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Silver's Solar Demand 'Down 40% by 2024'

PV silver thrifting set to continue despite weak price...
SILVER DEMAND from the solar energy industry is set to drop by as much as 40% worldwide by the mid-2020s according to a new report, writes Atsuko Whitehouse at BullionVault.
While the outlook for China, India and US solar installation is mixed, this forecast for photovoltaic silver demand comes even as total global solar energy capacity is predicted to more than triple from 500GW today to nearly 1,600GW by 2030.
But the new report from CRU Consulting, a division of commodity analysts CRU International Limited, says technological improvement – known as 'thrifting' – will further reduce the quantity of silver needed to produce a set amount of electricity.
From an average 130 milligrams per PV cell in 2016, CRU expects thrifting will cut that to approximately 65mg by 2028.
"The main driver for this thrifting is the price of silver," CRU says in its report, published for the Washington-based mining and users' association The Silver Institute.
Chart of forecast silver demand in global PV solar energy industry. Source: CRU for The Silver Institute
When silver prices more than doubled inside two years to trade near record highs at $50 per ounce in spring 2011, "the amount of silver in the average PV cell halved from 4.0g to 2.5g," the consultancy explains.
The pace of thrifting then slowed as silver prices fell from $31 to $17 per ounce between 2012 and 2017, but the quantity of metal used per PV cell halved over that 5-year period says CRU's report.
Growing to account for almost one ounce in every six used by industry today, silver demand for PV cells set a new record in 2017 according to analysts Thomson Reuters GFMS, rising 19% from the previous year to reach 94.1 million ounces (2,926 tonnes).
This growth, GFMS says, was largely due to the ongoing boom in China's solar energy industry. Installations in China rose 55% per year in 2017 versus 24% for the world as a whole.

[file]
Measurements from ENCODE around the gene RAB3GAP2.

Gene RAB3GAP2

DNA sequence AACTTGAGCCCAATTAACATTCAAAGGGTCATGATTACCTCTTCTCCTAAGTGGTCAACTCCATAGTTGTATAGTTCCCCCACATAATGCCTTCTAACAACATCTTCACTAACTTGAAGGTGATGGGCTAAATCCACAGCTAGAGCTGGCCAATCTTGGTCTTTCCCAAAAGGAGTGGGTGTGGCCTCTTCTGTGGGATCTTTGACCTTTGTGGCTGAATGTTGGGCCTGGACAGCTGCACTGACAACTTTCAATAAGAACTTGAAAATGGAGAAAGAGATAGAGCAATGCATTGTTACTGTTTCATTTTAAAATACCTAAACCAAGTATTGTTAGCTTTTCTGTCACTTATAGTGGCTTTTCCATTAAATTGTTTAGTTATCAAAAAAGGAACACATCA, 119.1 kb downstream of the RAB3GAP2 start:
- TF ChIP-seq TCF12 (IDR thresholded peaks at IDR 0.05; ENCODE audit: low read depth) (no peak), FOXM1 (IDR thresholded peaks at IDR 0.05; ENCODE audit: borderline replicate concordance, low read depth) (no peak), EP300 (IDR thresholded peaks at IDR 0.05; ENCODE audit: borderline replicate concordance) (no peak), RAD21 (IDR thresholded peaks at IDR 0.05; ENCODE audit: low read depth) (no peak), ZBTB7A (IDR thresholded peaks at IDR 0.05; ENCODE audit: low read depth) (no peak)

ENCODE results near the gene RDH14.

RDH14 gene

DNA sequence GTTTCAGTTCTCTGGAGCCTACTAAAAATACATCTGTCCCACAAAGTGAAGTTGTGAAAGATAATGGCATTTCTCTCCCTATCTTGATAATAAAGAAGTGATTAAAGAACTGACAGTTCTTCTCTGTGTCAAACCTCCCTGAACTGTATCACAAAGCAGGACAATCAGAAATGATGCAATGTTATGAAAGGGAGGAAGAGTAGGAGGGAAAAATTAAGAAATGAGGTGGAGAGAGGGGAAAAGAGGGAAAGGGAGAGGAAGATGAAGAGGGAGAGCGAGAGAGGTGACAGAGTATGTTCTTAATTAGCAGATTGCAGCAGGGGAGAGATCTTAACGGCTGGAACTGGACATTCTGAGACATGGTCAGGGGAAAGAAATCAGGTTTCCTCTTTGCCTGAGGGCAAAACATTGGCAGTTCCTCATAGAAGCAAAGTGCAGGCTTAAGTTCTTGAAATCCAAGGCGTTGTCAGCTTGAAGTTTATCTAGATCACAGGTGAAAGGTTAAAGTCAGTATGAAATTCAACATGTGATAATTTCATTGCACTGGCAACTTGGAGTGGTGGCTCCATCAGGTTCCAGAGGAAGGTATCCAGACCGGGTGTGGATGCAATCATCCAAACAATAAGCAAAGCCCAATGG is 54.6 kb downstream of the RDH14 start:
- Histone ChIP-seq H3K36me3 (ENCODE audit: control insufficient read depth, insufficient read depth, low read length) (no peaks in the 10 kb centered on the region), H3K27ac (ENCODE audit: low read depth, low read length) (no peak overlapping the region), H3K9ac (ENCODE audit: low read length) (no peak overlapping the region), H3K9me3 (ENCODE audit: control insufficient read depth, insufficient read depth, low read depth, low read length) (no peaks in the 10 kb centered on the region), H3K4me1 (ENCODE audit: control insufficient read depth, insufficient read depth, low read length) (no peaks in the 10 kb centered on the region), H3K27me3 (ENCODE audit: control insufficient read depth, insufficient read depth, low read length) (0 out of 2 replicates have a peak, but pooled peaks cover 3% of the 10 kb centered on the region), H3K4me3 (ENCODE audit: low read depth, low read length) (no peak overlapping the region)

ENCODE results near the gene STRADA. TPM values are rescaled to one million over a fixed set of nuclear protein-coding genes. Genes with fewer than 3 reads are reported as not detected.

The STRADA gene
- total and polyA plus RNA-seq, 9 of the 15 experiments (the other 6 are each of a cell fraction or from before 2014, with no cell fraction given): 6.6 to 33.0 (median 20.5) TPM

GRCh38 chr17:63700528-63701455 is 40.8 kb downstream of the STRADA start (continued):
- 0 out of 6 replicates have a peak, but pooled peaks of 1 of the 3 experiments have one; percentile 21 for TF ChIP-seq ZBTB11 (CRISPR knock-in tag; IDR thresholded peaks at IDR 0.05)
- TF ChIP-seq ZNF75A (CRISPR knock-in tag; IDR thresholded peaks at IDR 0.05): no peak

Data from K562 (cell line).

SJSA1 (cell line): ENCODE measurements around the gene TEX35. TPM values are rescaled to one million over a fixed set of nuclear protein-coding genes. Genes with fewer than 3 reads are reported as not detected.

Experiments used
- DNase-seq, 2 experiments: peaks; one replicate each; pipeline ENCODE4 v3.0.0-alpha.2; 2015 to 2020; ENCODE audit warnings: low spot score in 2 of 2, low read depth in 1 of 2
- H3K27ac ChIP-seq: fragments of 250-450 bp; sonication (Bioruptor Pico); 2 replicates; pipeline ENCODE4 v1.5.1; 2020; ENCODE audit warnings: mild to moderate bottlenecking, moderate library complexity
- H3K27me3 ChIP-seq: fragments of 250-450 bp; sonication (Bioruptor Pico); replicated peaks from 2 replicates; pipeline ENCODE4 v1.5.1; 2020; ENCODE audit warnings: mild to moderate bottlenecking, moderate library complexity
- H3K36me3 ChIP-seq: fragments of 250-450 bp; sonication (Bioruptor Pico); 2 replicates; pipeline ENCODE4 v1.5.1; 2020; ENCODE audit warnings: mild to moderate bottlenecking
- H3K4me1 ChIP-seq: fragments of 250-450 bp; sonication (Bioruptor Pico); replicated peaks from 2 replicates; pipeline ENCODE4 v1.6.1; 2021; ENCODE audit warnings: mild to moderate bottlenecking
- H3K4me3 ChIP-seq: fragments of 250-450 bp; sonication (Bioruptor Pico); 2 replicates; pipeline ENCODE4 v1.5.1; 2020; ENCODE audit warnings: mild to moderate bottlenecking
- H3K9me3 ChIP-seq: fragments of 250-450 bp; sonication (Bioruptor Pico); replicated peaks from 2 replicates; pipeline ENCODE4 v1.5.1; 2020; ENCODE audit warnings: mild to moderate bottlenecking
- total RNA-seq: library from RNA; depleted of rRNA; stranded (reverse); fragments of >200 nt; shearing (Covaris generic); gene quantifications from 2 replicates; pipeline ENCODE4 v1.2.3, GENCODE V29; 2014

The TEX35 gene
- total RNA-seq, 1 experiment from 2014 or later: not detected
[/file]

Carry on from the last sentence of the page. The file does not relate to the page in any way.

"Silver  demand could fall if Chinese solar installations decline," said Heraeus, a leading German precious metals refiner and technology company, in a recent report.
"If global solar installations drop by 10 GW, this implies a reduction of a little under 10 Moz in industrial silver demand, equivalent to around 1% of total global silver demand."
New installations in China will fall from 53GW in 2017 to approximately 45GW this year according to another leading precious metal consultancy, Metals Focus. It points to Beijing's reduction of Feed-In Tariff (FIT) payments, a government scheme paying subsidies to small-scale renewable and low-carbon electricity generation.
US installations will meantime suffer from President Trump invoking Section 201 of the Trade Act of 1974, imposing new trade tariffs on imported PV cells and modules as a "safeguard" to protect US businesses, and hurting the pace of domestic solar energy growth from 2018 to 2021.
India will see uncertainty stemming from its own "safeguard" duty, Metals Focus says, expected to cut the country's solar panel installation by one-third in 2018 from last year's level of 9.2 GW.
Even though the price of silver looks "unlikely to rebound to the record-high levels reached in 2011," CRU says, the push for more efficient use of silver will now continue, because the PV industry has become such a "highly competitive market in which prices are consistently being driven down."
Plugging the gap in silver demand left by solar's declining use, electric vehicles and other transport demand will grow sharply CRU forecasts, rising some 70% to reach almost 70 Moz by 2030.

Atsuko Whitehouse is the Head of the Japanese Market at BullionVault and the Editor of Japanese GoldNews.

See all articles by Atsuko Whitehouse here.

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